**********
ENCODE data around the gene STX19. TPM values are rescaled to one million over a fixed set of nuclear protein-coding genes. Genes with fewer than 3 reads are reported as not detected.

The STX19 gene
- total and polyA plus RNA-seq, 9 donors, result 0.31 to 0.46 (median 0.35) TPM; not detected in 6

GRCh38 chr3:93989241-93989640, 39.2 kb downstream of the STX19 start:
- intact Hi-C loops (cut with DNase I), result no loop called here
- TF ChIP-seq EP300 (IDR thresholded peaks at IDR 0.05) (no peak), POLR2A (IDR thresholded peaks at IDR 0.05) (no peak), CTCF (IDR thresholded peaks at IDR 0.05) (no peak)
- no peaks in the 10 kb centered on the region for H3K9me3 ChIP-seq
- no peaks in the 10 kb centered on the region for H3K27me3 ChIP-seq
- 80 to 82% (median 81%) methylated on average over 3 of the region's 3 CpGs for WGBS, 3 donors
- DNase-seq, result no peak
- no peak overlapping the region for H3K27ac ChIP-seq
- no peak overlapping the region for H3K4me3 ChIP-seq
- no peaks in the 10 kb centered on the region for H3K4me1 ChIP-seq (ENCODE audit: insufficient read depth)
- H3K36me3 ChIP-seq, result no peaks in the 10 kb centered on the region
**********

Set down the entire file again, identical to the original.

ENCODE data around the gene STX19. TPM values are rescaled to one million over a fixed set of nuclear protein-coding genes. Genes with fewer than 3 reads are reported as not detected.

The STX19 gene
- total and polyA plus RNA-seq, 9 donors, result 0.31 to 0.46 (median 0.35) TPM; not detected in 6

GRCh38 chr3:93989241-93989640, 39.2 kb downstream of the STX19 start:
- intact Hi-C loops (cut with DNase I), result no loop called here
- TF ChIP-seq EP300 (IDR thresholded peaks at IDR 0.05) (no peak), POLR2A (IDR thresholded peaks at IDR 0.05) (no peak), CTCF (IDR thresholded peaks at IDR 0.05) (no peak)
- no peaks in the 10 kb centered on the region for H3K9me3 ChIP-seq
- no peaks in the 10 kb centered on the region for H3K27me3 ChIP-seq
- 80 to 82% (median 81%) methylated on average over 3 of the region's 3 CpGs for WGBS, 3 donors
- DNase-seq, result no peak
- no peak overlapping the region for H3K27ac ChIP-seq
- no peak overlapping the region for H3K4me3 ChIP-seq
- no peaks in the 10 kb centered on the region for H3K4me1 ChIP-seq (ENCODE audit: insufficient read depth)
- H3K36me3 ChIP-seq, result no peaks in the 10 kb centered on the region